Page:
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Will not go off until they hear you speak.

P. John. They know their duties.

Re-enter Hastings. Hast. My lord, our army is dispers'd already: Like youthful steers unyok'd, they take their courses East, west, north, south; or, like a school broke up, Each hurries toward his home, and sporting-place.

West. Good tidings, my lord Hastings; for the which
I do arrest thee, traitor, of high treason:-
And you, lord archbishop,—and you, lord Mowbray,
Of capital treason I attach you both.

Mowb. Is this proceeding just and honourable ?
West. Is your assembly so ?
Arch. Will you thus break your faith?

P. John. I pawn'd thee none:
I promis'd you redress of these same grievances,
Whereof you did complain; which, by mine honour;
I will perform with a most christian care.
But, for you, rebels,-look to taste the due
Meet for rebellion, and such acts as yours.
Most shallowly did you these arms commence,
Fondly brought here, and foolishly sent hence.
Strike up our drums, pursue the scatter'd stray;
Heaven, and not we, hath safely fought to-day.--
Some guard these traitors to the block of death;
Treason's true bed, and yielder up of breath. [Exeunt.

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Alarums: Excursions. Enter FALSTAFF and COLEVILE,

meeting Fal. What's your name, sir? of what condition are you; and of what place, I pray?

Cole. I am a knight, sir; and my name is-Colevile of the dale.

Fal. Well then, Colevile is your name; a knight is your degree; and your place, the dale: Colevile shall still be your name; a traitor your degree; and the dungeon your place,-a place deep enough; so shall you still be Colevile of the dale.

Cole. Are not you sir John Falstaff?

Fal. As good a man as he, sir, whoe'er I am. Do ye yield, sir? or shall I sweat for you? If I do sweat, they are drops of thy lovers, and they weep for thy death : therefore rouse up fear and trembling, and do observance to my mercy.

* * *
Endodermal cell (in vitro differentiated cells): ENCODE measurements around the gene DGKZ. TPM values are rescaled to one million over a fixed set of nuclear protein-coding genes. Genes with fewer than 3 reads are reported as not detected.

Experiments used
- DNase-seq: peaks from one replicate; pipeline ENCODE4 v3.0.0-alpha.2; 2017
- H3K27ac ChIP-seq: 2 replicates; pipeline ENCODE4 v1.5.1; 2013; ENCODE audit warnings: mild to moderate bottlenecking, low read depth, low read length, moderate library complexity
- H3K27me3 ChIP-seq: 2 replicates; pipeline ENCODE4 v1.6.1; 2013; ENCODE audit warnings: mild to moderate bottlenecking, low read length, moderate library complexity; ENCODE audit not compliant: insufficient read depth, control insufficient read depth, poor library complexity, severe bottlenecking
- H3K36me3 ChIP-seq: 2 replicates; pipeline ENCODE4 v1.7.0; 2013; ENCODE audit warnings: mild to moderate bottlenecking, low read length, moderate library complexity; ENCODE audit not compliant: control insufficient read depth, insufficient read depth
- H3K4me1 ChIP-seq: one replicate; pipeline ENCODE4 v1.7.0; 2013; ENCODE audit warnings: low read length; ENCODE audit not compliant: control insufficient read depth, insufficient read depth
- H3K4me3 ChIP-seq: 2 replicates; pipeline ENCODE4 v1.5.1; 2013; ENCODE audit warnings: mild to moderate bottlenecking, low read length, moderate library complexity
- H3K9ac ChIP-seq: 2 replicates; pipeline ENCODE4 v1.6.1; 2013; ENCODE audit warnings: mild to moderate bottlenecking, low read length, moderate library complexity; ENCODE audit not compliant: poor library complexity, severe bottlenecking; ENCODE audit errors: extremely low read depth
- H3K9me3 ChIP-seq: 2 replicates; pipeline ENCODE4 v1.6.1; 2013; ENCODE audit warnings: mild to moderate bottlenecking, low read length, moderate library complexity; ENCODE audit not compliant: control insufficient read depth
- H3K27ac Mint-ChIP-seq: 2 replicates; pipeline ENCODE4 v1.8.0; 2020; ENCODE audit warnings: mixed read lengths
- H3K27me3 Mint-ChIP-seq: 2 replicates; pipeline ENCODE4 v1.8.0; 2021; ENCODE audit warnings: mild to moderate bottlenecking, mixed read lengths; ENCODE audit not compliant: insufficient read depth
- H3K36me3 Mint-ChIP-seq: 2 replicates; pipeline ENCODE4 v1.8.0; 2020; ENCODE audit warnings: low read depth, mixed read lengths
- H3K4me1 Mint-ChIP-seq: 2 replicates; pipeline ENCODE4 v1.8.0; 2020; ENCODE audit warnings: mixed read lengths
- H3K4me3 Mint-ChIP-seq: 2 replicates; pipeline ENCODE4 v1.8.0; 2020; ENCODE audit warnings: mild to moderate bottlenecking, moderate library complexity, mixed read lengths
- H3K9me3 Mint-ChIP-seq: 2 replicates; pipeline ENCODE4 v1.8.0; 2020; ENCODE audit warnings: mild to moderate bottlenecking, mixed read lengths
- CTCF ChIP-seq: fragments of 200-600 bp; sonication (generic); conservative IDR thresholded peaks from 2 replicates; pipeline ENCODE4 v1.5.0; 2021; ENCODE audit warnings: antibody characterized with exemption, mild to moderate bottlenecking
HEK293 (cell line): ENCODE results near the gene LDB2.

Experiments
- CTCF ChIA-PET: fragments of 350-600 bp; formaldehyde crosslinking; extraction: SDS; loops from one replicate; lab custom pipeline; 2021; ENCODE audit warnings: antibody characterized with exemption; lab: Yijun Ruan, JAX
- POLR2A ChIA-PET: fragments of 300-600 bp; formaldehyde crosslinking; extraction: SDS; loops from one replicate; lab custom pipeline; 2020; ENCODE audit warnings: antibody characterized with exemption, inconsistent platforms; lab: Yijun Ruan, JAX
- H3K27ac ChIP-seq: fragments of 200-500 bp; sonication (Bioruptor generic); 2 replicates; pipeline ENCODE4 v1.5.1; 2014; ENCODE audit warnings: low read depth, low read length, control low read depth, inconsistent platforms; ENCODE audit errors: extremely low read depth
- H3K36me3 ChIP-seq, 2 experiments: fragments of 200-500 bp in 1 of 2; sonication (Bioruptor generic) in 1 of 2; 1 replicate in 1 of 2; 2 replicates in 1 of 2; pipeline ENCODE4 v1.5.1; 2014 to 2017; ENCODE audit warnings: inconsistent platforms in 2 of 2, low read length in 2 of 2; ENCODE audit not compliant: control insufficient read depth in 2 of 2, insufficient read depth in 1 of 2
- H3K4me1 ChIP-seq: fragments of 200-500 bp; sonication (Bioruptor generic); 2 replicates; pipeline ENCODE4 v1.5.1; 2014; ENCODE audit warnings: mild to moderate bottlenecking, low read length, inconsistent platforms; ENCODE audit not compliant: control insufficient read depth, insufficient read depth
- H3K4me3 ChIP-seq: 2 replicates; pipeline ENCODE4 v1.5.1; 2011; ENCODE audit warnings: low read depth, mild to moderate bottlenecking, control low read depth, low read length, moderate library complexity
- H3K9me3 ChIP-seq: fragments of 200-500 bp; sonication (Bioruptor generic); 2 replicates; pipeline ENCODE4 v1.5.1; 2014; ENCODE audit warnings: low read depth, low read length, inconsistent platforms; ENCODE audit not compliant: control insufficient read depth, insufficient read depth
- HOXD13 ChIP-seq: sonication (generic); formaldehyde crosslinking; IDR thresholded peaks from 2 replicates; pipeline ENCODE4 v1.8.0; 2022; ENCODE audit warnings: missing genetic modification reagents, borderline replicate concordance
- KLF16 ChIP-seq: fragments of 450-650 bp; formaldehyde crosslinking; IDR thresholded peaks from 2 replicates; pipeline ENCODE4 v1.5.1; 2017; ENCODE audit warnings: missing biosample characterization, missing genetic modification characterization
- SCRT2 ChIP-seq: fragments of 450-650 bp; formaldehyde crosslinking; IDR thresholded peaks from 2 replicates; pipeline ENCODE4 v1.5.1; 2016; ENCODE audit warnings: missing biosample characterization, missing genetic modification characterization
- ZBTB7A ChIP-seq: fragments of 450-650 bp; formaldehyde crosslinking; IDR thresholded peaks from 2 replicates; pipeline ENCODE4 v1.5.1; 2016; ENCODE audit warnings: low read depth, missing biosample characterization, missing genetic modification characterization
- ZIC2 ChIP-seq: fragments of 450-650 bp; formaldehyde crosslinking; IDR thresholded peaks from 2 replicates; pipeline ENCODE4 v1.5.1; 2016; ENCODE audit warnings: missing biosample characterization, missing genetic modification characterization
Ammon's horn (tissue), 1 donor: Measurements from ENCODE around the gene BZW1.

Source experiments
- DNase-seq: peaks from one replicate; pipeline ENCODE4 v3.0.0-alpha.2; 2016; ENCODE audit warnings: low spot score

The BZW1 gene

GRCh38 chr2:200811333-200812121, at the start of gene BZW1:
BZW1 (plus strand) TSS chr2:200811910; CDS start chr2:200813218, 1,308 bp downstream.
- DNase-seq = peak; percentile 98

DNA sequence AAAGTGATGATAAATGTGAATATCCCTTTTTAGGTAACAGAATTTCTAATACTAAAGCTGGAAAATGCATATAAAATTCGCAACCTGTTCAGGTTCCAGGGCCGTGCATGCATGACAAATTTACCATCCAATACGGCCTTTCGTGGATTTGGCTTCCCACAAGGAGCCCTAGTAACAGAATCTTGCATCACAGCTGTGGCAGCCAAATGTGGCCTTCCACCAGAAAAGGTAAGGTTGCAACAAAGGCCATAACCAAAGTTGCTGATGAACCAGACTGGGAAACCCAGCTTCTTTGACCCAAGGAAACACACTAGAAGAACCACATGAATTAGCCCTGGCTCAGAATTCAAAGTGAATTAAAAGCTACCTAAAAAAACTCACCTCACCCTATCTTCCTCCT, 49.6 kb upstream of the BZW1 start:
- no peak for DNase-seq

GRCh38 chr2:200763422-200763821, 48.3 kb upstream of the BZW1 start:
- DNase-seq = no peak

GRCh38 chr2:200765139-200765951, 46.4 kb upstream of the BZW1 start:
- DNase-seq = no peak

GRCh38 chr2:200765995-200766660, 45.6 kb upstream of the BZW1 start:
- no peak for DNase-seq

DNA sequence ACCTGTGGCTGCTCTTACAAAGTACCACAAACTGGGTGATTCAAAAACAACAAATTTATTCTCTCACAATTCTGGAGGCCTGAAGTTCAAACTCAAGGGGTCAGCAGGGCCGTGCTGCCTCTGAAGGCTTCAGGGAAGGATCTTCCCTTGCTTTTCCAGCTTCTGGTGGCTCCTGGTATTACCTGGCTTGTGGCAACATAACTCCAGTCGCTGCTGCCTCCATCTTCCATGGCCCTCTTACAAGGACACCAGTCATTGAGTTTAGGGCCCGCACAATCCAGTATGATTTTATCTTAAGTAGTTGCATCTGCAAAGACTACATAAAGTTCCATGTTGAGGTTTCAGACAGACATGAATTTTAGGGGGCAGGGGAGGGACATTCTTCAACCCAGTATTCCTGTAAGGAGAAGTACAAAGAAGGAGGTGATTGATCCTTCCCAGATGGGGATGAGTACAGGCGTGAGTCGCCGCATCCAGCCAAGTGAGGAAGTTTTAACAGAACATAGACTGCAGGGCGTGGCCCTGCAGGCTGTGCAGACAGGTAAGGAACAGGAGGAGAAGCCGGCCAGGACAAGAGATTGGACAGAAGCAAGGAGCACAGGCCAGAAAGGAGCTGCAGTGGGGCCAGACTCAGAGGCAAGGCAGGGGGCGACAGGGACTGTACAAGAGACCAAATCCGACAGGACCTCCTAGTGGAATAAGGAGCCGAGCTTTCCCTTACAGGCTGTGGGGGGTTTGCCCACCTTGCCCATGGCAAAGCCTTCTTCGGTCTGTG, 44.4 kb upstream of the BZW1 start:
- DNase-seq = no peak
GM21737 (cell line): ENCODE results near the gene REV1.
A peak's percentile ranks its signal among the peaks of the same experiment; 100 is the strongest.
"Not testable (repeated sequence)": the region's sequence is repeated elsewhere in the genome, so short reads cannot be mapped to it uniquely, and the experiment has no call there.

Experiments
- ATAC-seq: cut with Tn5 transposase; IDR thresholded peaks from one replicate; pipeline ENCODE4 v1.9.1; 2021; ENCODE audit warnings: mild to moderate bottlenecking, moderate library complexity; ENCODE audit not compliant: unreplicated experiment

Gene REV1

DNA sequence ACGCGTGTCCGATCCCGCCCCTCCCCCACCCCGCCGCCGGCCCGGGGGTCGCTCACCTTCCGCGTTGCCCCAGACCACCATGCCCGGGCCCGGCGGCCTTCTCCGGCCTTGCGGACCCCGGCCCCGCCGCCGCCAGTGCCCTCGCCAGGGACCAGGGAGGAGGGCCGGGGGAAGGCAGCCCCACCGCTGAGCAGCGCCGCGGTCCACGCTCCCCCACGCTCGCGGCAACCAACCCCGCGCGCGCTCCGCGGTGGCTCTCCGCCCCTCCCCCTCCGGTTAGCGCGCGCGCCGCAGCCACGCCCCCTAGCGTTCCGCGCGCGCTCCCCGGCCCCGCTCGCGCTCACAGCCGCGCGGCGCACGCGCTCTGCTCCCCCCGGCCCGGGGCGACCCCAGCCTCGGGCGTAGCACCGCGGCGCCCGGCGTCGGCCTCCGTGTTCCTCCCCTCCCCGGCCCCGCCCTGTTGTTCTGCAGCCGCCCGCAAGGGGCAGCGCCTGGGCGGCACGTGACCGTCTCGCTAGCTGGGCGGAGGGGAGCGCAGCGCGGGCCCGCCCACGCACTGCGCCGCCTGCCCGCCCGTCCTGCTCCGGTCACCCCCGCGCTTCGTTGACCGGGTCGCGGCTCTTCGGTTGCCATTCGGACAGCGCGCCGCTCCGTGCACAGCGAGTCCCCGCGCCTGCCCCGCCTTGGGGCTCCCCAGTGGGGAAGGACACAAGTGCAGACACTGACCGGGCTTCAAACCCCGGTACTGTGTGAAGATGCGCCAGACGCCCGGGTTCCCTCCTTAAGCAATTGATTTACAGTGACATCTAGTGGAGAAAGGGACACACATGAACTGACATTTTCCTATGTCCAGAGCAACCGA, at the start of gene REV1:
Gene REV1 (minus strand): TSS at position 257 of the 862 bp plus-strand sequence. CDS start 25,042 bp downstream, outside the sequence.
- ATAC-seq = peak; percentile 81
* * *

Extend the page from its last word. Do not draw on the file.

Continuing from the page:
Cole. I think, you are sir John Falstaff; and, in that thought, yield me.

Fal. I have a whole school of tongues in this belly of mine; and not a tongue of them all speaks any other word but my name.

An I had but a belly of any indifferency, I were simply the most active fellow in Europe: My womb, my womb, my womb undoes me.Here comes our general.


and Others. P. John. The heat is past, follow no further now; Call in the powers, good cousin Westmoreland.-

[Erit WEST. Now, Falstaff, where have you been all this while? When every thing is ended, then you come: These tardy tricks of yours will, on my life, One time or other break some gallows' back.

Fal. I would be sorry, my lord, but it should be thus; I never knew yet, but rebuke and check was the reward of valour. Do you think me a swallow, an arrow, or a bullet? have I, in my poor and old motion, the expedition of thought? I have speeded hither with the very extremest inch of possibility; I have foundered ninescore and odd posts: and here, travel-tainted as I am, have, in my pure and immaculate valour, taken sir John Colevile of the dale, a most furious knight, and valorous enemy:

But what of that? he saw me, and yielded; that I may justly say with the hook-nosed fellow of Rome,- I came, saw, and overcame.

P. John. It was more of his courtesy than your deserving